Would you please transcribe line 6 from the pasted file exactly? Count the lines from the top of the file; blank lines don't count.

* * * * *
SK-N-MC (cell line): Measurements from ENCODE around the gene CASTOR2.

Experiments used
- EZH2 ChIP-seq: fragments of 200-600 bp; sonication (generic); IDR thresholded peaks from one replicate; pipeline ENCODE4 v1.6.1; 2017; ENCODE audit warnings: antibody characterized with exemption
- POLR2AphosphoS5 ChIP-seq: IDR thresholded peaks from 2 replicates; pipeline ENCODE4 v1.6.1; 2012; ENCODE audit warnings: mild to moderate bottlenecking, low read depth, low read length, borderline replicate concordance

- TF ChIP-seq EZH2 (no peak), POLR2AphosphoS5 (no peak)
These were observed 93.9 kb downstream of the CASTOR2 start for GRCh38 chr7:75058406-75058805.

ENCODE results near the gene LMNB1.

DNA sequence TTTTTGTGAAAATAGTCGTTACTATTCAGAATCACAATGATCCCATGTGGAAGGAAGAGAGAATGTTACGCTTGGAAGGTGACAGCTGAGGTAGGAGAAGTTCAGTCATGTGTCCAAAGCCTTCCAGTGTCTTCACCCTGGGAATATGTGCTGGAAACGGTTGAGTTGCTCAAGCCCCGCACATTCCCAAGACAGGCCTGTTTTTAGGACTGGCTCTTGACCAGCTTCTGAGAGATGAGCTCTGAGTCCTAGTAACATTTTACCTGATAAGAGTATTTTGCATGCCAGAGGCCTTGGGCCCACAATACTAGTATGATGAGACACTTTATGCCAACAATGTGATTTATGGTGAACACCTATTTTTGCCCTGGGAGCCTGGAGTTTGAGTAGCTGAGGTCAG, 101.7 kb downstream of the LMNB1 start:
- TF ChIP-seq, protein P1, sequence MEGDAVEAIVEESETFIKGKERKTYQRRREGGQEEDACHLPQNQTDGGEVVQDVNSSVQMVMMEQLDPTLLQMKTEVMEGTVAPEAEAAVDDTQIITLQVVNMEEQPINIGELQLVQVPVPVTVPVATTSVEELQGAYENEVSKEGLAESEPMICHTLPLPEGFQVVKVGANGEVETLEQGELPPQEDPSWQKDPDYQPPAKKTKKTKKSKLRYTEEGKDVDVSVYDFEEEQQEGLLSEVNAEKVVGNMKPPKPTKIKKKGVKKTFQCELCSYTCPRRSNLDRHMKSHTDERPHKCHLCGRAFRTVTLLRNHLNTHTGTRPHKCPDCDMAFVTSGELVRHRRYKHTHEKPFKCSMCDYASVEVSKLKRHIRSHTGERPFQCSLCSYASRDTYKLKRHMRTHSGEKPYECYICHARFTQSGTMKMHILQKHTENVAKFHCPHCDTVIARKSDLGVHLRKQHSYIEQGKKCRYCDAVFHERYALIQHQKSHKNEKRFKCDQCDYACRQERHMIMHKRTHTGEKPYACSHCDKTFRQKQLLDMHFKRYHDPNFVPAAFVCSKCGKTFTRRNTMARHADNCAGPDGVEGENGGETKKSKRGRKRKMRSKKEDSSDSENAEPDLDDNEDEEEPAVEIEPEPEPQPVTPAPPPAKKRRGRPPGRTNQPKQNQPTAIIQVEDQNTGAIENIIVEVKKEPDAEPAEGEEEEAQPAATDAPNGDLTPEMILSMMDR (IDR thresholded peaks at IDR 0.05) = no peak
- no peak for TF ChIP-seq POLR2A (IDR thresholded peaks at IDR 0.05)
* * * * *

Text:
These were observed 93.9 kb downstream of the CASTOR2 start for GRCh38 chr7:75058406-75058805.